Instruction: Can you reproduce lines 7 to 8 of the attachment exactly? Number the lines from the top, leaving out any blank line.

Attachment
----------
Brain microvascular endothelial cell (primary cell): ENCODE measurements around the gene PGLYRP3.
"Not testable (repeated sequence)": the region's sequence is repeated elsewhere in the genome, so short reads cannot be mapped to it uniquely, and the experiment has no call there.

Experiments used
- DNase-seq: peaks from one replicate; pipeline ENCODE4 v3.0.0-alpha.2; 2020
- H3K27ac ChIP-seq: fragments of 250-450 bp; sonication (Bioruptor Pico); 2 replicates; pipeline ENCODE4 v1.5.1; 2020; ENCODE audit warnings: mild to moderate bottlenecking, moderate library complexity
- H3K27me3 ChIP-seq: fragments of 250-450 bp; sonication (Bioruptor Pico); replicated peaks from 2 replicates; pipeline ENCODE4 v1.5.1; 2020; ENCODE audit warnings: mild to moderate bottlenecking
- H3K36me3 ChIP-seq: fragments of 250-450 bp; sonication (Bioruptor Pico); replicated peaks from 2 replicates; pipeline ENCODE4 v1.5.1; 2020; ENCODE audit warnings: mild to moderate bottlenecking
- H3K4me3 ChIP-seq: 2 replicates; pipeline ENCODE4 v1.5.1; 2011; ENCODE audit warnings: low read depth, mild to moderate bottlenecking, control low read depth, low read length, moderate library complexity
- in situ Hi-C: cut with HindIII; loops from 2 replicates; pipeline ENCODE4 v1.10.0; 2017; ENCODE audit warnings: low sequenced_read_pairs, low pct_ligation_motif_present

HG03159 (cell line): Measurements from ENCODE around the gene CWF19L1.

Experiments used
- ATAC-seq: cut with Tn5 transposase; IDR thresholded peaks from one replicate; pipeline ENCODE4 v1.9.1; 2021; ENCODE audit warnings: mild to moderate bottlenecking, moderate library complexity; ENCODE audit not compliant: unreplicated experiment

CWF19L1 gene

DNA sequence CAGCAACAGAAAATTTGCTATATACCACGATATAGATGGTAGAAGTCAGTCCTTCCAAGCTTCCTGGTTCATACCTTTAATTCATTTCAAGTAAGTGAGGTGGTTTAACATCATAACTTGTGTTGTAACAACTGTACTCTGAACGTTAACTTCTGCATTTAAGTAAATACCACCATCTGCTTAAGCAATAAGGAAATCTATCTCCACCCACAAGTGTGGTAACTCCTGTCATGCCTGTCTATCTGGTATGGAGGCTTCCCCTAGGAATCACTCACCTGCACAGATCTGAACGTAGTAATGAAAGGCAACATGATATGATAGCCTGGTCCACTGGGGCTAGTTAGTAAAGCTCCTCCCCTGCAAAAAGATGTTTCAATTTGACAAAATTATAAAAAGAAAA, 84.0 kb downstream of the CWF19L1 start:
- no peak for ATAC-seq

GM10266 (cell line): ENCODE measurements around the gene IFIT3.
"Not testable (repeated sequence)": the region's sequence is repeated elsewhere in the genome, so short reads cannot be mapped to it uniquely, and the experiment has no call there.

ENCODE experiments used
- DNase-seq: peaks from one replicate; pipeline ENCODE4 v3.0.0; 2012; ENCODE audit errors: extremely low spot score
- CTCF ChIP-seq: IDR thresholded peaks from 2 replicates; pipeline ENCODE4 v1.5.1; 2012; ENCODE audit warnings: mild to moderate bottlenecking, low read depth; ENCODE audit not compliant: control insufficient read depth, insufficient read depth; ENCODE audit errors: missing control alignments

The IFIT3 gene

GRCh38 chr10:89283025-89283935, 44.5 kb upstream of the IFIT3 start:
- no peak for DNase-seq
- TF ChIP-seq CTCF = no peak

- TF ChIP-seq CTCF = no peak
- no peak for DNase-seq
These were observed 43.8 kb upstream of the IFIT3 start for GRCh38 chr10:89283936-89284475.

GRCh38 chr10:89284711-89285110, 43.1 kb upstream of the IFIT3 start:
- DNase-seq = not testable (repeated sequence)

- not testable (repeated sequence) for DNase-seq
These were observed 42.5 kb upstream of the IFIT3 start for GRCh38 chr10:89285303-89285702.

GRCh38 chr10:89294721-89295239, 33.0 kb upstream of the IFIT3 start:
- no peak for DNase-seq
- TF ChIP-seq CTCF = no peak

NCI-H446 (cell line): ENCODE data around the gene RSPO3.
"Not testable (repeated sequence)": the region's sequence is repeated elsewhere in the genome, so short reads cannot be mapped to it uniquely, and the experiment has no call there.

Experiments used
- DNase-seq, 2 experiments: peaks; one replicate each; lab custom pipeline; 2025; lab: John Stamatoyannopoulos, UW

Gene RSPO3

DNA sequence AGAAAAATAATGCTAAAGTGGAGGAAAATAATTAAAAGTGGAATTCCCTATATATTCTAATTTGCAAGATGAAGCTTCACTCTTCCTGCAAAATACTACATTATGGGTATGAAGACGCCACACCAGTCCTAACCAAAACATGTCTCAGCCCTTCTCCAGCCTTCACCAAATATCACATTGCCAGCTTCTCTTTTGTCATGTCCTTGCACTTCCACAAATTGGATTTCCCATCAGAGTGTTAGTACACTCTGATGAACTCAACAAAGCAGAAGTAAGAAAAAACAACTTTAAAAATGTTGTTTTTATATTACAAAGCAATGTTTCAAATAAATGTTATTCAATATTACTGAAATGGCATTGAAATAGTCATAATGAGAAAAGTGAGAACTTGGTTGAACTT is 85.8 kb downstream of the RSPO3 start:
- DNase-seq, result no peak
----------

- H3K36me3 ChIP-seq: fragments of 250-450 bp; sonication (Bioruptor Pico); replicated peaks from 2 replicates; pipeline ENCODE4 v1.5.1; 2020; ENCODE audit warnings: mild to moderate bottlenecking
- H3K4me3 ChIP-seq: 2 replicates; pipeline ENCODE4 v1.5.1; 2011; ENCODE audit warnings: low read depth, mild to moderate bottlenecking, control low read depth, low read length, moderate library complexity